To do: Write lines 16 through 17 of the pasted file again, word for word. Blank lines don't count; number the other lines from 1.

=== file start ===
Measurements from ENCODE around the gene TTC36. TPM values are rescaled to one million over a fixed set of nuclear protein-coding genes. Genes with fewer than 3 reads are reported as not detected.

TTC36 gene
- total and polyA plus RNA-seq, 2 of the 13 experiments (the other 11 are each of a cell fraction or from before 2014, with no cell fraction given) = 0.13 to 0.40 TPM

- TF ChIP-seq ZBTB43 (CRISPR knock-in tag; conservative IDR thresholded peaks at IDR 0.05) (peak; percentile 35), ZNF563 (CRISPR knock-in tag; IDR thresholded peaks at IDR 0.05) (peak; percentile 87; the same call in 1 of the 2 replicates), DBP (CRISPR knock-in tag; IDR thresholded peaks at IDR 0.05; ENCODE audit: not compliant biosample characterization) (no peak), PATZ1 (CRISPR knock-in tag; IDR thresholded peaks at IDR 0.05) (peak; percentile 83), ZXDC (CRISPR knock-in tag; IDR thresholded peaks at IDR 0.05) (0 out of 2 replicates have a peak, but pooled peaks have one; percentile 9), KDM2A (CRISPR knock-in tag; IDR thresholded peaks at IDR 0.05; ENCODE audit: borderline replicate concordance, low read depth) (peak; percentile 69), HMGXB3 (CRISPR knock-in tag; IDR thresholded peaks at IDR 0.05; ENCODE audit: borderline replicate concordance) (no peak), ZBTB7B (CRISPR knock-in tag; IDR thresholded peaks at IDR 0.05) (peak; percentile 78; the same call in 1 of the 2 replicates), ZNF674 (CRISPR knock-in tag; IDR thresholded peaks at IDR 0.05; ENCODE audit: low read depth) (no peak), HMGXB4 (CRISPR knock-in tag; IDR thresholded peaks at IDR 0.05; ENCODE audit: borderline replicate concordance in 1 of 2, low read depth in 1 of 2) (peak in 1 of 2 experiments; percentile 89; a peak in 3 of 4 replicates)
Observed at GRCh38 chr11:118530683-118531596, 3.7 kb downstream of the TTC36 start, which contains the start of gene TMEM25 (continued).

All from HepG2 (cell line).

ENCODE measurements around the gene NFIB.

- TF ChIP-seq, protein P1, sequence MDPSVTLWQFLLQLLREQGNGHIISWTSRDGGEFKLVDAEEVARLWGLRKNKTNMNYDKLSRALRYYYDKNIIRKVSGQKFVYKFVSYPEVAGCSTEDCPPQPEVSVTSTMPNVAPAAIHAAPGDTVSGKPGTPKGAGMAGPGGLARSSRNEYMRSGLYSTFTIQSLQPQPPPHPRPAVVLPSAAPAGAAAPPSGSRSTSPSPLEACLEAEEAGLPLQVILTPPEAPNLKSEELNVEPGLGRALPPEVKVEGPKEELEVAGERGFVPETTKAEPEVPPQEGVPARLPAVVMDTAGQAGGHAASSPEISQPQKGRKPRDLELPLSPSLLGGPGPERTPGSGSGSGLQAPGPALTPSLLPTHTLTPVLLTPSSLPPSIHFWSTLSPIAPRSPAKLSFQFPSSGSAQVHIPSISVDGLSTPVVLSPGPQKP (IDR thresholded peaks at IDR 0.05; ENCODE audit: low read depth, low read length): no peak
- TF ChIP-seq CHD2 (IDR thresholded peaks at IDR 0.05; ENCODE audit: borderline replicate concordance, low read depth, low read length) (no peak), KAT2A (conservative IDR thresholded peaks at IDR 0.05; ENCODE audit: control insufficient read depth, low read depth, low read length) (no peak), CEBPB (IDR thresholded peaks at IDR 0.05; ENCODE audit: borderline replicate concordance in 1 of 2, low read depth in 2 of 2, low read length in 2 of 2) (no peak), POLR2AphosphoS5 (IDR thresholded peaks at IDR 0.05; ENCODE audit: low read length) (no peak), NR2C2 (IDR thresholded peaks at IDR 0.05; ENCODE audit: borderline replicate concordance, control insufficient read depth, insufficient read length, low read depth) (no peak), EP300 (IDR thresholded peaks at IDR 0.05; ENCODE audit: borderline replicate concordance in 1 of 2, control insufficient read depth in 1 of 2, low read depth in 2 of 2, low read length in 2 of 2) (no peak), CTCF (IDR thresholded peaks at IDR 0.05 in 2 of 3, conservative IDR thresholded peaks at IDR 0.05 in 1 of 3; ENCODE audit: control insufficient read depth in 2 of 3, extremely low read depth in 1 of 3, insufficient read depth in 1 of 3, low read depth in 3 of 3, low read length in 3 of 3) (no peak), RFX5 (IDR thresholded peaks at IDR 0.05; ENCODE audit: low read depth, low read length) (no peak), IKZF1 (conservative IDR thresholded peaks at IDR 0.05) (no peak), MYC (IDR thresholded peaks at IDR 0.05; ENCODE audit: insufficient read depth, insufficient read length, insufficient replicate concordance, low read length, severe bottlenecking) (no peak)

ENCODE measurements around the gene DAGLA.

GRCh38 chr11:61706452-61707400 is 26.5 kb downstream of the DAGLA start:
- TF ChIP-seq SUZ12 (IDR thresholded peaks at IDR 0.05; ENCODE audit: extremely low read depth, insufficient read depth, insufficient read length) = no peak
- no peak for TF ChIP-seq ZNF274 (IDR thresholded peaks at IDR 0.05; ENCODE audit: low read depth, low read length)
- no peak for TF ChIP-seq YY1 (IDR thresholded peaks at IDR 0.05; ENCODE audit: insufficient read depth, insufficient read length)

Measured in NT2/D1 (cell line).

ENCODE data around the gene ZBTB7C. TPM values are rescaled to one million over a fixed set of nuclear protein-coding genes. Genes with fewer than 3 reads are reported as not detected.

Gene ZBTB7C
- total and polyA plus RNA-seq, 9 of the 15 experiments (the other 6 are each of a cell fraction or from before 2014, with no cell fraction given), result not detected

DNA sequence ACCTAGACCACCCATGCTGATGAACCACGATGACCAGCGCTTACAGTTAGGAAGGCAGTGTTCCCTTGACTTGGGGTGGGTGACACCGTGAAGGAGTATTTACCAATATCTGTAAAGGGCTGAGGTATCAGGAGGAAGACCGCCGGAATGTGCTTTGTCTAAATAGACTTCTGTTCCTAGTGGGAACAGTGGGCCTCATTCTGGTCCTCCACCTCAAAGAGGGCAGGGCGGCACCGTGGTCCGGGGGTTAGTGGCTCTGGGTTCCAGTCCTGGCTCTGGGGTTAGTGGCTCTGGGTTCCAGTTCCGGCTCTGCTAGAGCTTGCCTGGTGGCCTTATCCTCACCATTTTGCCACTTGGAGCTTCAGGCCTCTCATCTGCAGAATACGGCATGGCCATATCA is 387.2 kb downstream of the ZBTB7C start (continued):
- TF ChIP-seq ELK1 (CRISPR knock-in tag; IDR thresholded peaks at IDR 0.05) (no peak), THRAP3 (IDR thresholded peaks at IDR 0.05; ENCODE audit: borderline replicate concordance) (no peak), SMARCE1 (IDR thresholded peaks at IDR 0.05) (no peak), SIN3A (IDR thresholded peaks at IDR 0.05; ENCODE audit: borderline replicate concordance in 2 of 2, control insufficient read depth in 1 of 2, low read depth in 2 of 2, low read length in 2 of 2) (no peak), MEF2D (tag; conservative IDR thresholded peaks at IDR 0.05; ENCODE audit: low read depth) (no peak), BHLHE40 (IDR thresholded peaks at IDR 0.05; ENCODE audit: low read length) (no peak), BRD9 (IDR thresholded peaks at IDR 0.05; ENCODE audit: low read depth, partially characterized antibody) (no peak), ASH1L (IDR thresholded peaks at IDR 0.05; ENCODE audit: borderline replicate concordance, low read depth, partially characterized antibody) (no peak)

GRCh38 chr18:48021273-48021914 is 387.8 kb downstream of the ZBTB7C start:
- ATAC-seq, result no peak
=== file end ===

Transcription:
ENCODE data around the gene ZBTB7C. TPM values are rescaled to one million over a fixed set of nuclear protein-coding genes. Genes with fewer than 3 reads are reported as not detected.

Gene ZBTB7C